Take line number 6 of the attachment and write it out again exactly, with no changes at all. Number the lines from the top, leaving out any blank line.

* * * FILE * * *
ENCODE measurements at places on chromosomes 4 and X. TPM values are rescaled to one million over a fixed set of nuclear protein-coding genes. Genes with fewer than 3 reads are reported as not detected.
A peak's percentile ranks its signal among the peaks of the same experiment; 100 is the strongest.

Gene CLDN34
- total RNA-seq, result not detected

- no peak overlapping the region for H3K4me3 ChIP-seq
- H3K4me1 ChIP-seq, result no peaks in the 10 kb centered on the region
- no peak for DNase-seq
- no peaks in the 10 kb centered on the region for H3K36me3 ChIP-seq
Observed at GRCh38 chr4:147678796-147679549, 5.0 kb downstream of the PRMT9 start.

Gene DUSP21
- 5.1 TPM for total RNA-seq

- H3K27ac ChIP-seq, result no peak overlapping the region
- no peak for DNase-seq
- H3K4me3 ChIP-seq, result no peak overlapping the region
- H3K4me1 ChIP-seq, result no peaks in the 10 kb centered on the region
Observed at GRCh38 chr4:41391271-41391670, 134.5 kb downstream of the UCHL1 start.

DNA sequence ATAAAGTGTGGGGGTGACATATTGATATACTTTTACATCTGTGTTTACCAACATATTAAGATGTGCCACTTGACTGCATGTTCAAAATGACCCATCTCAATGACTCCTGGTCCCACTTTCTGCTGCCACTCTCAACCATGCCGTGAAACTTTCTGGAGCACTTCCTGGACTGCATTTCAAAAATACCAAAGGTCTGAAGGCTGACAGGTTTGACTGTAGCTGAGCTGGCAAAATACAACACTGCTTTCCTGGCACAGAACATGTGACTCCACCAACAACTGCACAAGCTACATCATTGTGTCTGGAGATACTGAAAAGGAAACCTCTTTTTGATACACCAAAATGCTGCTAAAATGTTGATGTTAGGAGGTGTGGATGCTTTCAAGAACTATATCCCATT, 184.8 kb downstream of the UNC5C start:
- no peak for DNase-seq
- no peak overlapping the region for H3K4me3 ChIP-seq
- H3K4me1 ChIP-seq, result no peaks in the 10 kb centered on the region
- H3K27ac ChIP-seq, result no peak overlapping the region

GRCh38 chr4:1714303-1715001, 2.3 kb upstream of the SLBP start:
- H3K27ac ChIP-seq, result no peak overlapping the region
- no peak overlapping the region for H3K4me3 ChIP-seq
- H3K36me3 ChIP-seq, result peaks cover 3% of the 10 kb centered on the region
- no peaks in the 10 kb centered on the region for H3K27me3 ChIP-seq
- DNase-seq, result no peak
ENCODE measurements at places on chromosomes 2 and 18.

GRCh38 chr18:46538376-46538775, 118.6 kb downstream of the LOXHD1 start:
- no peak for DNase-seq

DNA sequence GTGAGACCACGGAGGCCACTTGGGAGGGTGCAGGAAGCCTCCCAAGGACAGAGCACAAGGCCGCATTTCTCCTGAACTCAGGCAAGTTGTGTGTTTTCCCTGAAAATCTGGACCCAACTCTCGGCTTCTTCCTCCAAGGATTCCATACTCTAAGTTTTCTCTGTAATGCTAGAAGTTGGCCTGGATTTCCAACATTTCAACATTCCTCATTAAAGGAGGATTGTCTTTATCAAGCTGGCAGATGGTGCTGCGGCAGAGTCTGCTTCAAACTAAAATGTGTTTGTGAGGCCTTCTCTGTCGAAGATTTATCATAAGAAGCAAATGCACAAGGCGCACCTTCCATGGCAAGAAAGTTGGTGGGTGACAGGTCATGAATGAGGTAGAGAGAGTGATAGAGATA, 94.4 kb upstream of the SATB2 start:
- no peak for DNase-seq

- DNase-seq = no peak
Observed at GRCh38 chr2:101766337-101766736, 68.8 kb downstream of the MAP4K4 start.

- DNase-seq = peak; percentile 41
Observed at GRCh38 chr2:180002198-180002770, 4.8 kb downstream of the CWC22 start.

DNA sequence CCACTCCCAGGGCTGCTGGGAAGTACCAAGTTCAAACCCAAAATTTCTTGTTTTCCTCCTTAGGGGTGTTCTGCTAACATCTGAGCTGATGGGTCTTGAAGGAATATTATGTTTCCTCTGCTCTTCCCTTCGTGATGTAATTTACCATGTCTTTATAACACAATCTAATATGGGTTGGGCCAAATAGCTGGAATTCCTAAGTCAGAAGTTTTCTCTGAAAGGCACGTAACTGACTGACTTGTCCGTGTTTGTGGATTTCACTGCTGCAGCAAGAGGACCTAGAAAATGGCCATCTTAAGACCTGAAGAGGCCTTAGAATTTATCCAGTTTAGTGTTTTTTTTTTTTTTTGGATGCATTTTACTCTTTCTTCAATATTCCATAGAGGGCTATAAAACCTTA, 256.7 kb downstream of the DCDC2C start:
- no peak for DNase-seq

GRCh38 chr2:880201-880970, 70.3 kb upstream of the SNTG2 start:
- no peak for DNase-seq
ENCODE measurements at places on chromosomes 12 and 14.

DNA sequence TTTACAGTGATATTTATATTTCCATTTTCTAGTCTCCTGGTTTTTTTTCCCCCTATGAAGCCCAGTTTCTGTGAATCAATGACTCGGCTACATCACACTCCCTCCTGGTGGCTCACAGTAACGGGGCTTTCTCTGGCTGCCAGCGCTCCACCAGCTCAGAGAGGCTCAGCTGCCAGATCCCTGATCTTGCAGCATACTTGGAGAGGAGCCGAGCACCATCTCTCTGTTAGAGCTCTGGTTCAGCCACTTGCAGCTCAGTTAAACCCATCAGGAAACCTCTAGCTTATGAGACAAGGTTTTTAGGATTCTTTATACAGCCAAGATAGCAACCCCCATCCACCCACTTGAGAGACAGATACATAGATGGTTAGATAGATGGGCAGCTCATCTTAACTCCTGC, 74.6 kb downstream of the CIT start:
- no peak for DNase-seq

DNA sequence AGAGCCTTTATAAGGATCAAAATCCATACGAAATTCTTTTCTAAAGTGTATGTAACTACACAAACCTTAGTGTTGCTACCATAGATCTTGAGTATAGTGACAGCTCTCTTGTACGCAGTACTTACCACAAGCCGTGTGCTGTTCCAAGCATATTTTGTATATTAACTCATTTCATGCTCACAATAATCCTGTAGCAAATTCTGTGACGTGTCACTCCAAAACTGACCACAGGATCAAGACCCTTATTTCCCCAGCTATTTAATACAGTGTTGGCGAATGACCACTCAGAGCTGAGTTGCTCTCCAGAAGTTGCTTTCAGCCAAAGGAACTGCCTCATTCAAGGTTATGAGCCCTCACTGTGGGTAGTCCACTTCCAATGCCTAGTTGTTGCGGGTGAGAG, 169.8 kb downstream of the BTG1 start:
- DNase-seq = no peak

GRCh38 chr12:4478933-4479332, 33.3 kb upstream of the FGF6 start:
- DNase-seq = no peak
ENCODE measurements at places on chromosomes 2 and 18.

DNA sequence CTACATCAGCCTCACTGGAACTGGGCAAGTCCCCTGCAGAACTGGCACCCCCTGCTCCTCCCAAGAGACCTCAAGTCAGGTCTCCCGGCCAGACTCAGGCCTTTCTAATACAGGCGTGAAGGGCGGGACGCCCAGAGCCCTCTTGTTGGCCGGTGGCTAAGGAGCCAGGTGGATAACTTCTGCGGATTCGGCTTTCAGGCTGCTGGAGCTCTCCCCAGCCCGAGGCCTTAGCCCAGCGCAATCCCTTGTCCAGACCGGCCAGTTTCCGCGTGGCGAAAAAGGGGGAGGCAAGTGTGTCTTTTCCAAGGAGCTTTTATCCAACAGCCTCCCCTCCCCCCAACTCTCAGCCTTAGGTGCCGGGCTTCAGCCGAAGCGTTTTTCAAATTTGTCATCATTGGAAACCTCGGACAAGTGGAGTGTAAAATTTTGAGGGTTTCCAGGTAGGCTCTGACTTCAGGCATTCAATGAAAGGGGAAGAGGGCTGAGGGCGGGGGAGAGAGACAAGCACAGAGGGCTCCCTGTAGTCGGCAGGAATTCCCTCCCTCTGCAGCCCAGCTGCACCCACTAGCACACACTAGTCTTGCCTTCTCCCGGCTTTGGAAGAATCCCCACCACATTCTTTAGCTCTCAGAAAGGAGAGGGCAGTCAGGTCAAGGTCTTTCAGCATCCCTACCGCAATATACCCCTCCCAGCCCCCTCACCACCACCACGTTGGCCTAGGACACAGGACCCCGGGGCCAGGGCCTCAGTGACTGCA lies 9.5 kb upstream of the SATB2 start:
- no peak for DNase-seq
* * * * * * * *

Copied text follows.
- H3K4me1 ChIP-seq, result no peaks in the 10 kb centered on the region